After a grim decade or more, this chartist analyses whether a recovering sterling could make multi-year highs versus the dollar.
Forex GBP:USD with a 1.549 target!
As shown on the chart below, since 2007 the British pound has enjoyed a pretty grim downhill ride, and it was only at the end of 2020 when the relationship finally broke through the Blue downtrend. Our previous analysis gave an initial breakout ambition at $1.4061, a number which has been achieved and exceeded a couple of times this year.
We are inclined to believe, should the market next exceed $1.4061, a new cycle can be anticipated with future recovery to an initial $1.4760 with secondary, if bettered, a rather less certain (at present) $1.5490.
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Our alternate scenario isn’t initially scary. After all, prices go up and down with great volatility. There’s an immediate non-threatening danger of weakness below $1.3730 leading to reversal to an initial $1.3417. This visually matches the price level at which the pairing exited the long term downtrend and exhibits a point at which we’d hope for a rebound.
The danger comes, if $1.3417 breaks as this calculates with ongoing reversal toward $1.3131. While the price level may not sound so dreadful, by breaking below the historical level of trend break, the pairing is at risk of entering a period we’ll call stodgy.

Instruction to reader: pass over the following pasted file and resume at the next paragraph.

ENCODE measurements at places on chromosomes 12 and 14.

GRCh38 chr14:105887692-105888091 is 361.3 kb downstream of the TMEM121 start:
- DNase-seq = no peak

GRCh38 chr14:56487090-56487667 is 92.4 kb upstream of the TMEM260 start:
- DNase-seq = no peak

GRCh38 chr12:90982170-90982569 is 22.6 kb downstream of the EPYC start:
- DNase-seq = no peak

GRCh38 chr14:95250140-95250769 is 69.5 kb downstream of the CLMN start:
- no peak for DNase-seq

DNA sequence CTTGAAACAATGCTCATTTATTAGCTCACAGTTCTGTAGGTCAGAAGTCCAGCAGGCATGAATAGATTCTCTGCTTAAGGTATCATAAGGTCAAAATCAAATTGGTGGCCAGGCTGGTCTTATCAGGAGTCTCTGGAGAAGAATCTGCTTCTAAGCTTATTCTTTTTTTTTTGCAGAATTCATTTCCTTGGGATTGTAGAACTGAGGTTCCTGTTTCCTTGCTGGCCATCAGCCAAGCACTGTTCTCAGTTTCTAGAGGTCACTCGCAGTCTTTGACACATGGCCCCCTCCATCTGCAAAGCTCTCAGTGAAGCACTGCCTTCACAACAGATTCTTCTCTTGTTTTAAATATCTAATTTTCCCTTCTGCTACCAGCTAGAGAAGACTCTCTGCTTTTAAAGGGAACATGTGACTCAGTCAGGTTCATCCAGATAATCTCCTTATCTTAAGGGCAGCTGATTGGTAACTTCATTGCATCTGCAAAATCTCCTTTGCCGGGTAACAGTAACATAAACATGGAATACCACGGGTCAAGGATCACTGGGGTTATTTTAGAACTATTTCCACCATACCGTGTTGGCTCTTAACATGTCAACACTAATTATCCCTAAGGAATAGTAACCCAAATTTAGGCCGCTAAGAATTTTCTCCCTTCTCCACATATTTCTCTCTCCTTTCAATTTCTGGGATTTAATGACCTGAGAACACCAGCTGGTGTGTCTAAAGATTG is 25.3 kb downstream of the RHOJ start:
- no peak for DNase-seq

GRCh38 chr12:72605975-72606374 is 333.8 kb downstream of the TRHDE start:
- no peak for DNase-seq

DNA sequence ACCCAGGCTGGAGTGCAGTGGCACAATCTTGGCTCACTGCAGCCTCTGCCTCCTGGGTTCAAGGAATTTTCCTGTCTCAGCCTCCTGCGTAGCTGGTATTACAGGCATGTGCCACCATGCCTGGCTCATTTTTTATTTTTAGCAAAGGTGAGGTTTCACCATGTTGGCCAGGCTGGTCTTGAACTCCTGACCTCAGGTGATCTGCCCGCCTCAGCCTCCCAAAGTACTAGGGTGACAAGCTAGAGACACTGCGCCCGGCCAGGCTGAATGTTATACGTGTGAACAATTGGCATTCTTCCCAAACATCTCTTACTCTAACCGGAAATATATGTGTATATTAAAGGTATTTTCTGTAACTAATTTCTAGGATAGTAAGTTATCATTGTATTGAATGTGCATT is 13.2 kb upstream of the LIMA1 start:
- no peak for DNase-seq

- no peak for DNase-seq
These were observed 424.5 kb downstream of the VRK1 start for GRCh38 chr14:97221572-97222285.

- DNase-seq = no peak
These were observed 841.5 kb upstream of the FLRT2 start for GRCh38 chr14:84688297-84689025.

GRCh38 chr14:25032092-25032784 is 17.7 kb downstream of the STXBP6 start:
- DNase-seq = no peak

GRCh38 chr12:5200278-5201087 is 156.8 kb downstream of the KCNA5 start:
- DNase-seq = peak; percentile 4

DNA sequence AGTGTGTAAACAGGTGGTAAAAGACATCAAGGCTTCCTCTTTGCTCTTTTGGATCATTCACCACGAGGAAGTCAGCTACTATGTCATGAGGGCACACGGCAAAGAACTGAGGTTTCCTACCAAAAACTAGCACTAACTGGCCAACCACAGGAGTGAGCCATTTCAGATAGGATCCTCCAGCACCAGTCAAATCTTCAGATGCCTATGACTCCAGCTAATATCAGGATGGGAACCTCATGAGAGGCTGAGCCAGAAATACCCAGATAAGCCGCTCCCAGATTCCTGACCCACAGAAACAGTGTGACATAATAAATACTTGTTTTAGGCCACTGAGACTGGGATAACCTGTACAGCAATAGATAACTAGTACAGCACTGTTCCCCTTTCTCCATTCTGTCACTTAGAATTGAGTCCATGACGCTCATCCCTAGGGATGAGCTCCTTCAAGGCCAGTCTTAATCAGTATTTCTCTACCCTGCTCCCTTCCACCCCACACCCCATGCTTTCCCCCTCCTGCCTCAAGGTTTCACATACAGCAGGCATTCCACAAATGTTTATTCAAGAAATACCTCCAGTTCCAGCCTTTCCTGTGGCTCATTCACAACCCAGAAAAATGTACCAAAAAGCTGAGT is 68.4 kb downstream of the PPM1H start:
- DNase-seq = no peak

Across the wider marketplace, when shares or commodities start trading below such major levels of a trend break, price movements start to become pretty boring and the market feels very depressed, neither going up nor down with any real conviction. Perhaps this phenomena relates to the pandemic, as we’re seeing the effect around the world and it’s never confined to any particular sector or product.
In a brief summary, we now regard GBP:USD as heading to $1.4760, the pair needing below $1.3417 to cancel the prospect. Who knows, for the brave this may present a superb long position opportunity with an incredibly tight stop loss possible.
Source: Trends and Targets. Past performance is not a guide to future performance
Alistair Strang has led high-profile and "top secret" software projects since the late 1970s and won the original John Logie Baird Award for inventors and innovators. After the financial crash, he wanted to know "how it worked" with a view to mimicking existing trading formulas and predicting what was coming next. His results speak for themselves as he continually refines the methodology.
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